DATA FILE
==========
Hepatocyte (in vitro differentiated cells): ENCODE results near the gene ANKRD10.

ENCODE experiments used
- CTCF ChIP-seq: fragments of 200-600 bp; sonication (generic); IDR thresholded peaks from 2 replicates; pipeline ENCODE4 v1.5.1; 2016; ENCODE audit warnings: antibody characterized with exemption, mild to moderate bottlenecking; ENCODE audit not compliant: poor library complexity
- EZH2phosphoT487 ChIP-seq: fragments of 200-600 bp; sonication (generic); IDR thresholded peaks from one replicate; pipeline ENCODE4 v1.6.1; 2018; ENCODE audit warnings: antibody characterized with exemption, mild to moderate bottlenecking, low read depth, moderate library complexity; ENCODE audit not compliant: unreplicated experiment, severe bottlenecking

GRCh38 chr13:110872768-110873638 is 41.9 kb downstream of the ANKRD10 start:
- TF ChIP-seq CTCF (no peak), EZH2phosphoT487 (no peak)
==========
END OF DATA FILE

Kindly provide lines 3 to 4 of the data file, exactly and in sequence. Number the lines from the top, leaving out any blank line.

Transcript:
- CTCF ChIP-seq: fragments of 200-600 bp; sonication (generic); IDR thresholded peaks from 2 replicates; pipeline ENCODE4 v1.5.1; 2016; ENCODE audit warnings: antibody characterized with exemption, mild to moderate bottlenecking; ENCODE audit not compliant: poor library complexity
- EZH2phosphoT487 ChIP-seq: fragments of 200-600 bp; sonication (generic); IDR thresholded peaks from one replicate; pipeline ENCODE4 v1.6.1; 2018; ENCODE audit warnings: antibody characterized with exemption, mild to moderate bottlenecking, low read depth, moderate library complexity; ENCODE audit not compliant: unreplicated experiment, severe bottlenecking